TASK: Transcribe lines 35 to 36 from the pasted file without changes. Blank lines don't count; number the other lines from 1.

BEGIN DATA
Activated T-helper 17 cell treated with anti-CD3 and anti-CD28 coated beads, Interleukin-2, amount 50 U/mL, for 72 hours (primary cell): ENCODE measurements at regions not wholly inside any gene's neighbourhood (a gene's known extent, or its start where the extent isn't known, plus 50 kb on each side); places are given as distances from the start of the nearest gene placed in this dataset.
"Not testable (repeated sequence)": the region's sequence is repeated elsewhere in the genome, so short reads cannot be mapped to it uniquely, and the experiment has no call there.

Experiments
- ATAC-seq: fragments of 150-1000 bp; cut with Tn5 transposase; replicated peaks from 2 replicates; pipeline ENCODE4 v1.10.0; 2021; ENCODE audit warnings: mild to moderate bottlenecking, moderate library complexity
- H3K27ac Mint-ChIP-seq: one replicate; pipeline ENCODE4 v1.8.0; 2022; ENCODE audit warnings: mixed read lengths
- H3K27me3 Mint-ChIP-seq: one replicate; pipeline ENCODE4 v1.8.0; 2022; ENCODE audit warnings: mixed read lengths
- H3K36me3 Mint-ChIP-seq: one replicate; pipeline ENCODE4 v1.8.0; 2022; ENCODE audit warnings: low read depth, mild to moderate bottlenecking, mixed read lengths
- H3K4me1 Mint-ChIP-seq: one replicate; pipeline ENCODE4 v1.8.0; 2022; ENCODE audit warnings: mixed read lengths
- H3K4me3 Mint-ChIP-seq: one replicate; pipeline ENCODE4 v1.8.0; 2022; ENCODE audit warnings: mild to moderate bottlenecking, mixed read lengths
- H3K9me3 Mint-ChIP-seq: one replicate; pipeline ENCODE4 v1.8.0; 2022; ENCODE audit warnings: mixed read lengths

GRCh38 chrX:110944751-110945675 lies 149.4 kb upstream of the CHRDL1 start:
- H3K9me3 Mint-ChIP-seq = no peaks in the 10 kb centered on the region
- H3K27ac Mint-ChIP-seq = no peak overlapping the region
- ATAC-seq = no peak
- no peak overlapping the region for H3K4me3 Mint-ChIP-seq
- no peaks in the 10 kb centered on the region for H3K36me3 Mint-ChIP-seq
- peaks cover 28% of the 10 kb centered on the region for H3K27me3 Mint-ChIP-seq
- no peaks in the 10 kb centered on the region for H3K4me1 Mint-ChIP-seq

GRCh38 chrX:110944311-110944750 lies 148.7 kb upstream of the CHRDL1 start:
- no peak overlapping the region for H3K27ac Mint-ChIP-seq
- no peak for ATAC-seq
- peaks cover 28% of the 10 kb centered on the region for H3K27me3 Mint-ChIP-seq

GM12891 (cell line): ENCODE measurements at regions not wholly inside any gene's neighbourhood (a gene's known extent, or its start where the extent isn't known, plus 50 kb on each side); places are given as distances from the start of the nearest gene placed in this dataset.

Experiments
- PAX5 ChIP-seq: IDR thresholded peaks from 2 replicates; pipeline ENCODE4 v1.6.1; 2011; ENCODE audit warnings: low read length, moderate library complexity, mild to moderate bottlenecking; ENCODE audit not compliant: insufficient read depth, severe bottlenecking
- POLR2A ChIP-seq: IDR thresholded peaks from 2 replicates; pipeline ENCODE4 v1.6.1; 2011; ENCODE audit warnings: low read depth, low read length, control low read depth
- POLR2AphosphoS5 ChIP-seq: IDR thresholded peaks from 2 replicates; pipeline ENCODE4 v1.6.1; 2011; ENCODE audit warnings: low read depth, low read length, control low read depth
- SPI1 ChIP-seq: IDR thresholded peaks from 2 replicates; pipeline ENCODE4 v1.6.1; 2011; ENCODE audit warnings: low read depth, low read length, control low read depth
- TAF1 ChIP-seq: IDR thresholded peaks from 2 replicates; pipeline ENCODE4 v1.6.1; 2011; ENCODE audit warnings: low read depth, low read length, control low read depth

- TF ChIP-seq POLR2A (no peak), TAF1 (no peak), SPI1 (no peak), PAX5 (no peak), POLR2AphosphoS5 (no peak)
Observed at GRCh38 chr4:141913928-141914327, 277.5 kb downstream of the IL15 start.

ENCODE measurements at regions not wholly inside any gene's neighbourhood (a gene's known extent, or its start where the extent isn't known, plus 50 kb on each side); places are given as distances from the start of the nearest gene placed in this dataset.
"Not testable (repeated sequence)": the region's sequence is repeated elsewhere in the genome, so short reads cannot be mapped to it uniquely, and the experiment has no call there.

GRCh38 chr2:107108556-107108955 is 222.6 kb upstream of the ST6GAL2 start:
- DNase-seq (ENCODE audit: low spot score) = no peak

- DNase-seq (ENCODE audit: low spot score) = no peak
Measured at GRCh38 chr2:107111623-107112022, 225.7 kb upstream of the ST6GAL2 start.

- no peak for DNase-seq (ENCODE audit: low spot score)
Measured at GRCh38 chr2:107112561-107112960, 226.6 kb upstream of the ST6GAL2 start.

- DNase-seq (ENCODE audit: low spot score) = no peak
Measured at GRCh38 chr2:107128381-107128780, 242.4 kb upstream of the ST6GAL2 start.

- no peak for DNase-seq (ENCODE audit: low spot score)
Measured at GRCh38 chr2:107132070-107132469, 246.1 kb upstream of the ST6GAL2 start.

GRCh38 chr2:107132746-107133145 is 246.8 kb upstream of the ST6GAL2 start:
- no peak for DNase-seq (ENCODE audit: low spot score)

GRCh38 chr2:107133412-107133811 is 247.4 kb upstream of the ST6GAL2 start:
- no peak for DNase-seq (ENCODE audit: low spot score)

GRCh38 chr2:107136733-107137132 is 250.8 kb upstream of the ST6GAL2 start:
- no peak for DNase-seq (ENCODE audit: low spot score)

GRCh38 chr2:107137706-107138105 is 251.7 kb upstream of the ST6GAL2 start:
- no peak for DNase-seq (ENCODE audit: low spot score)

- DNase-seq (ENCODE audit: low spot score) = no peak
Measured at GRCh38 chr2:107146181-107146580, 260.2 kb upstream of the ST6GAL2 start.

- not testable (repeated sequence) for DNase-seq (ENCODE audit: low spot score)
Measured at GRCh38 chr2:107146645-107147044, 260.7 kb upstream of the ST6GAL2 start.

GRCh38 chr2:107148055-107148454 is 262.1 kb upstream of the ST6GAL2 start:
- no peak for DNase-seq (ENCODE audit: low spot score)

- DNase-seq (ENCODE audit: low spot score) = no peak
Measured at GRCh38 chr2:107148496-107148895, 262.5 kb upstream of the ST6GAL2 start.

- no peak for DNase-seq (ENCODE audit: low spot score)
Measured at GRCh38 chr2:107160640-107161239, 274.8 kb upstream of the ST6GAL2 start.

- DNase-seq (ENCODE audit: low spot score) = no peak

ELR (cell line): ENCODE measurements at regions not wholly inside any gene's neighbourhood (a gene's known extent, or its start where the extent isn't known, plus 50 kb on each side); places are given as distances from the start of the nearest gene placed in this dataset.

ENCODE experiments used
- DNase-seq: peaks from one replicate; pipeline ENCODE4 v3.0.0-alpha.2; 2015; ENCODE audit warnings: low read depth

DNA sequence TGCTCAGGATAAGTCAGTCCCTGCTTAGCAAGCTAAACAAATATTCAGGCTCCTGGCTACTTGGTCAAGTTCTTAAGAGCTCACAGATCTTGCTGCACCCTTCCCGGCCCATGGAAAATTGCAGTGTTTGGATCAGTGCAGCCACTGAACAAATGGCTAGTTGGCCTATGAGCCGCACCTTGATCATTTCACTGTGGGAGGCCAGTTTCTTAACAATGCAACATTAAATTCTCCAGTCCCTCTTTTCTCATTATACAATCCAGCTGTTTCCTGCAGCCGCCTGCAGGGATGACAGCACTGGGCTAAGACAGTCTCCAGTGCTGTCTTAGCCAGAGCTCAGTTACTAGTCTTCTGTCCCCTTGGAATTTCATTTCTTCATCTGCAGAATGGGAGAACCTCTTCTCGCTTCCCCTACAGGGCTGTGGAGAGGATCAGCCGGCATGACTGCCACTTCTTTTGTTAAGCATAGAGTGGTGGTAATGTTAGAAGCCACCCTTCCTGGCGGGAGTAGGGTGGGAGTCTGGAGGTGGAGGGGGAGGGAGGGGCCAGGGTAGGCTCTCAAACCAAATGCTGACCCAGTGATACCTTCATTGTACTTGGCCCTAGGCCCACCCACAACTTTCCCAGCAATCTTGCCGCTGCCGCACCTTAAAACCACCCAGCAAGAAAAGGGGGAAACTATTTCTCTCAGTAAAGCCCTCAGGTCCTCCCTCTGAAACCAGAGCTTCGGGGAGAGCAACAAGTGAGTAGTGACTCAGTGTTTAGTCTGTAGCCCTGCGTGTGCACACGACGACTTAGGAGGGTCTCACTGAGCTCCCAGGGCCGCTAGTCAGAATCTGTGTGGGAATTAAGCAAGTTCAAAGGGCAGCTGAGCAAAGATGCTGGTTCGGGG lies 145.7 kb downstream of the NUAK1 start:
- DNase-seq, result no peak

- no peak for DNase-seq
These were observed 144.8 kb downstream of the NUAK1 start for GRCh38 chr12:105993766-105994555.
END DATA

- DNase-seq (ENCODE audit: low spot score) = no peak

- DNase-seq (ENCODE audit: low spot score) = no peak